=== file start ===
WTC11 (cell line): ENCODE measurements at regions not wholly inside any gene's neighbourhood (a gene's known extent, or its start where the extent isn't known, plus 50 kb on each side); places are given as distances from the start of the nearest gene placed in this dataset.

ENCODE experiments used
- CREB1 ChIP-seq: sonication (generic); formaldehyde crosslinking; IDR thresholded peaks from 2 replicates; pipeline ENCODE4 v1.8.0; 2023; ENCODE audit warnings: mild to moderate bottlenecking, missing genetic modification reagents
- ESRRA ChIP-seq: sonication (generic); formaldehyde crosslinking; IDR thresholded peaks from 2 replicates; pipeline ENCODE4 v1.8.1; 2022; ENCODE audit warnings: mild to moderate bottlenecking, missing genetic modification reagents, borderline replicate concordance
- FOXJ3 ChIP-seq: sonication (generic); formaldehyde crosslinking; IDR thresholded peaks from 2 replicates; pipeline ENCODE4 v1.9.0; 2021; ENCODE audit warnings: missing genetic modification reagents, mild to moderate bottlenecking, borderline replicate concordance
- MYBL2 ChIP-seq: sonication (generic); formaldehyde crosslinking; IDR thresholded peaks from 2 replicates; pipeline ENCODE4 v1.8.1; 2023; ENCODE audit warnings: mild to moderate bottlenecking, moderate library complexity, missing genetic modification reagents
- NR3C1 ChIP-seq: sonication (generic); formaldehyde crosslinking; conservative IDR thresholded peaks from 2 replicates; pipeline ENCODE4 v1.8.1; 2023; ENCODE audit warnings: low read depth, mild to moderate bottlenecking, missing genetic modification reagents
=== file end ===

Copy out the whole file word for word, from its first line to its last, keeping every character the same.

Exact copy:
WTC11 (cell line): ENCODE measurements at regions not wholly inside any gene's neighbourhood (a gene's known extent, or its start where the extent isn't known, plus 50 kb on each side); places are given as distances from the start of the nearest gene placed in this dataset.

ENCODE experiments used
- CREB1 ChIP-seq: sonication (generic); formaldehyde crosslinking; IDR thresholded peaks from 2 replicates; pipeline ENCODE4 v1.8.0; 2023; ENCODE audit warnings: mild to moderate bottlenecking, missing genetic modification reagents
- ESRRA ChIP-seq: sonication (generic); formaldehyde crosslinking; IDR thresholded peaks from 2 replicates; pipeline ENCODE4 v1.8.1; 2022; ENCODE audit warnings: mild to moderate bottlenecking, missing genetic modification reagents, borderline replicate concordance
- FOXJ3 ChIP-seq: sonication (generic); formaldehyde crosslinking; IDR thresholded peaks from 2 replicates; pipeline ENCODE4 v1.9.0; 2021; ENCODE audit warnings: missing genetic modification reagents, mild to moderate bottlenecking, borderline replicate concordance
- MYBL2 ChIP-seq: sonication (generic); formaldehyde crosslinking; IDR thresholded peaks from 2 replicates; pipeline ENCODE4 v1.8.1; 2023; ENCODE audit warnings: mild to moderate bottlenecking, moderate library complexity, missing genetic modification reagents
- NR3C1 ChIP-seq: sonication (generic); formaldehyde crosslinking; conservative IDR thresholded peaks from 2 replicates; pipeline ENCODE4 v1.8.1; 2023; ENCODE audit warnings: low read depth, mild to moderate bottlenecking, missing genetic modification reagents